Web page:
How often do you fall asleep with the lights on? I’m sure we’ve all done it at some point. Sometimes it just happens— especially if you’ve ever taken an accidental catnap on the couch when you meant to only rest for a moment. But if you regularly sleep with the lights on, you may want to reconsider that.
New research has come out about the potential negative effects that sleeping with lights on can have on your body. And while electricity has definitely made our lives easier and more convenient, this unfortunately isn’t good news for your sleep.
It may seem odd to sleep with lights on, but it’s actually a lot more common than you may think.
Do People Actually Sleep With The Lights On?
Yes! And we’re not just talking about a night light either. It’s common for people to fall asleep with some kind of light on, from bedside lamps to ceiling lights. In fact, 60 percent of Americans watch TV right before bed. And 61 percent of them fall asleep with the TV on.
Why Do People Sleep With Lights On?
We’ve all fallen asleep on the couch with the TV on. And normally when you doze off like that, it’s typically an accident. But people may go to sleep with lights on for a number of reasons. Here are a few of them:
- They’ve just watched a scary movie. According to one survey, 36 percent of people who watched horror movies at night reported sleeping with the lights on that night.
- It’s comforting, especially if they’re afraid of the dark. 32 percent of Americans claim that the dark makes them feel uneasy, while 29 percent of people say they’re simply afraid of the dark.
- They need a path to the bathroom. Whether it’s because of a medical condition or too much to drink before bed, who hasn’t had to get up and use the bathroom during the night? If it happens often enough, it may make sense to keep a well-lit path to prevent any stumbles, falls, or stubbed toes.
- Your bed partner keeps a light on. Sharing the bed is full of compromises, but if your partner’s book light, table lamp, or TV-watching is ruining your sleep, don’t ignore it! Like in every relationship, communication is key to achieving restful and harmonious sleep with a partner.
Why You Shouldn’t Sleep With The Lights On
Nighttime light exposure makes it difficult for your brain to “turn off” and help you get the deep sleep you need to feel rested in the morning.
Without those deeper sleep stages, your sleep is of poorer quality, which can have some negative effects on your body and your brain. Some of these include:
- It’s bad for your mental health— sleeping with lights on can make you moody, irritable, and has even been linked to depression.
- It’s bad for your physical health— one study found that obesity in women was more prevalent if they slept with the lights or the TV on. Your sleep and your weight are connected— the less you sleep, the more food you’re likely to eat the next day.
- It can make you more accident-prone, because poor sleep impacts your focus, concentration, and can make you more likely to take unnecessary risks in your day-to-day life.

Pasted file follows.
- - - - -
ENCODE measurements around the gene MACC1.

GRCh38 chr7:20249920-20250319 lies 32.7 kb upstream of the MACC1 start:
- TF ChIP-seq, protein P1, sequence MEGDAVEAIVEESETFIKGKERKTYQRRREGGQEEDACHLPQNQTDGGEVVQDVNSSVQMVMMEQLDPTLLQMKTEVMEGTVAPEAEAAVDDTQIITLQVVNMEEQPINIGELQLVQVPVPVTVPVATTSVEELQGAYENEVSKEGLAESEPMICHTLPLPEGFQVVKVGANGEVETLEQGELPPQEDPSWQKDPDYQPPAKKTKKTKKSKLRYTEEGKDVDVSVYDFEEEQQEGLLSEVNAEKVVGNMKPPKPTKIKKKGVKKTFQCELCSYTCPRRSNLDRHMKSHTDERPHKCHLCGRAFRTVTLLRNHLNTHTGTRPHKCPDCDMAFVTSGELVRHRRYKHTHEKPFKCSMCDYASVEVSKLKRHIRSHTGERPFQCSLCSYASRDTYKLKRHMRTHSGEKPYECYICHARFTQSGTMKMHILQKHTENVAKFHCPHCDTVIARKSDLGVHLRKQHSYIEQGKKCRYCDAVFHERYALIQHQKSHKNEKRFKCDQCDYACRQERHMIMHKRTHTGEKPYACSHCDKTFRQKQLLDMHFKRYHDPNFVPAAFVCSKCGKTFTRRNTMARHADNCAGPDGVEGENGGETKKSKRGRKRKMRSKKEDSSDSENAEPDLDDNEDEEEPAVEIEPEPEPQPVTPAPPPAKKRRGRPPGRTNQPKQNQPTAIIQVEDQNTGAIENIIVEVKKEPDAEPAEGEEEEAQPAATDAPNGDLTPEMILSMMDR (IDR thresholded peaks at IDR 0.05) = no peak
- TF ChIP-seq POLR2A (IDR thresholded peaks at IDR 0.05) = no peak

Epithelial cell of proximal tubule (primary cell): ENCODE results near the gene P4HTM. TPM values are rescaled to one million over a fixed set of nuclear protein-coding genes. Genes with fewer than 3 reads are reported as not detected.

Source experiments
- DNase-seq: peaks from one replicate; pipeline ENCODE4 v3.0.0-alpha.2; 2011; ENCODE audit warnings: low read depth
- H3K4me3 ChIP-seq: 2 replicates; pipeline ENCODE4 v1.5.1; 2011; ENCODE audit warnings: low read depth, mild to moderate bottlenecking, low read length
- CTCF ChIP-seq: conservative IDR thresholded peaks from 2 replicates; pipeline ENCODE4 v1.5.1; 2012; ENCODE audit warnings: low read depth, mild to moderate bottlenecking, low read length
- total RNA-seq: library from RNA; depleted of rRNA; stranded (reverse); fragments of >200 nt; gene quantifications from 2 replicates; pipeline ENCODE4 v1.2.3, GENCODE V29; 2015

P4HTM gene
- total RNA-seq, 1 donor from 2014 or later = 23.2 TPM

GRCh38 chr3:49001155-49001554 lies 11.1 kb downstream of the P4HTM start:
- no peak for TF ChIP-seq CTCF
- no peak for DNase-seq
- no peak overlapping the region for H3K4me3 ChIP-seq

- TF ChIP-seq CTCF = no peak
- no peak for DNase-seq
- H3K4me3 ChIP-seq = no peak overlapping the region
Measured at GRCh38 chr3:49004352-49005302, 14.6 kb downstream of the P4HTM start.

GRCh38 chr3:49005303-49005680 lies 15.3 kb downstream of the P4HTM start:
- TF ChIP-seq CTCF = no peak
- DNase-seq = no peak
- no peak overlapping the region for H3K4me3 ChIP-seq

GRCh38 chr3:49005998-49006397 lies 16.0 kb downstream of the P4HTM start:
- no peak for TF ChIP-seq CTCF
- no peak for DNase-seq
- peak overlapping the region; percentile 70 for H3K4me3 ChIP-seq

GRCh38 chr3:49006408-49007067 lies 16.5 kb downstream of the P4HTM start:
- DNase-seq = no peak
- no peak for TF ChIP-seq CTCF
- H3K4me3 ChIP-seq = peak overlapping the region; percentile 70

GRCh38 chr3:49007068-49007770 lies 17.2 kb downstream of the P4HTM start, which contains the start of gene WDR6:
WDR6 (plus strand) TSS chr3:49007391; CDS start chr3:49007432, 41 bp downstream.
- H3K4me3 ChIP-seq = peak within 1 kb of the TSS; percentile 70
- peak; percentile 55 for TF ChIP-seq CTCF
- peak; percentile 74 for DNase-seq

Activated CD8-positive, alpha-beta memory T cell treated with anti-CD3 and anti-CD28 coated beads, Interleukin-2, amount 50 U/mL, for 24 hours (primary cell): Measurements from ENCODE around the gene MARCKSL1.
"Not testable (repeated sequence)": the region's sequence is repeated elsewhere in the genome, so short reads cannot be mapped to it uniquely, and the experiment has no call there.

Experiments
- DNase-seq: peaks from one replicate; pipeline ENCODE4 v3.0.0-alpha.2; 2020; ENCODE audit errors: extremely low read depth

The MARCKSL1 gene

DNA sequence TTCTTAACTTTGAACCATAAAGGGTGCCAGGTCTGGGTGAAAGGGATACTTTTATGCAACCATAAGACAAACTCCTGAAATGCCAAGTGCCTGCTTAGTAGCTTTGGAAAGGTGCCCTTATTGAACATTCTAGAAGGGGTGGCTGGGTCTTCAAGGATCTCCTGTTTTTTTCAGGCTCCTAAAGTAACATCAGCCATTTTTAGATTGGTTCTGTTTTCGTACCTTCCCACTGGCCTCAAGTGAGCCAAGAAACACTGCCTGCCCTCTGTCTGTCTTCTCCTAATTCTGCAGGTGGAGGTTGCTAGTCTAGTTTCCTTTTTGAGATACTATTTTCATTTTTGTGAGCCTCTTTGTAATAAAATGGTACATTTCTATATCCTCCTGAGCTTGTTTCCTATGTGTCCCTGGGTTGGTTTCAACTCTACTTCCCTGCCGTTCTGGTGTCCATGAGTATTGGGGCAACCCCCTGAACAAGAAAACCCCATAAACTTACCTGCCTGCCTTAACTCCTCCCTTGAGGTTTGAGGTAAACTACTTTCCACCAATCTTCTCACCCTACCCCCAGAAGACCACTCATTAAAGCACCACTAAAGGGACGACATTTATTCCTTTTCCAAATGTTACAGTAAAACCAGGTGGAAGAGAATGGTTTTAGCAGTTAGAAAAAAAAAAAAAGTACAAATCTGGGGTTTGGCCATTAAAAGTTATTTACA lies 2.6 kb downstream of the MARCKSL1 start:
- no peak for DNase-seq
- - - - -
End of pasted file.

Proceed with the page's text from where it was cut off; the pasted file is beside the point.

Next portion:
- You’re more likely to get sick. A good night’s sleep is important for a healthy and robust immune system. Poor sleep can not only make you more likely to catch a cold, but it can make you more vulnerable to serious chronic health problems.
This is very important to know before going into these new studies. Speaking of which…
New Study Finds Surprising Consequences to Sleeping with Lights On
I’ve written a lot about the effects that blue light has on your sleep, but it’s important to consider how exposure to all kinds of artificial light can impact your sleep. In fact, a recent study published in Proceedings of the National Academy of Sciences explored how your sleep environment affects you during sleep. What they found was interesting— sleeping with lights on may contribute to heart disease and diabetes.
This study aimed to strengthen the results of a previous study, where researchers found that nighttime light exposure was correlated to obesity in women. I briefly mentioned that study earlier. It also aimed to see if acute light exposure during sleep adversely affects how your body maintains its blood glucose.
They also wanted to identify a specific cause for these issues— whether it was because of poor sleep quality, melatonin suppression, or because of sympathetic nervous system activation during sleep. As it turns out, the latter is a major culprit.
“Fight or Flight” vs. Light
Researchers observed 20 healthy young adults who slept in a lab for two nights. Half of the study’s participants slept with a dim light— like a night light— for those nights. The other half slept with a brighter light— similar to leaving their ceiling lights on. They then slept with a dim light the next night.
The researchers found that the participants that slept under the brighter light experienced some interesting effects. Those participants experienced a heightened sense of alertness when their bodies were supposed to be resting, along with a faster heart rate. Their ability to effectively use insulin was also reduced.
As well as increased heart rate, these participants also had lower overall heart rate variability (HRV) compared to those who slept in dim light. Heart rate variability is when the amount of time between each heartbeat changes slightly. This change in HRV was also associated with brief periods of higher insulin resistance.
The heightened alertness was because the participants’ sympathetic nervous system (SNS)— which triggers the fight or flight response— was activated while they were trying to sleep. In turn, these changes in their resting heart rate impacted their insulin resistance too.
How Bright Light Affects Your Sleeping Brain
Overall, participants who slept under the bright light spent more time in N2 sleep, and less in slow-wave and REM sleep. I talk more about these sleep stages in my article about what your brain does during sleep. If you want to learn more, I recommend reading it when you finish this one!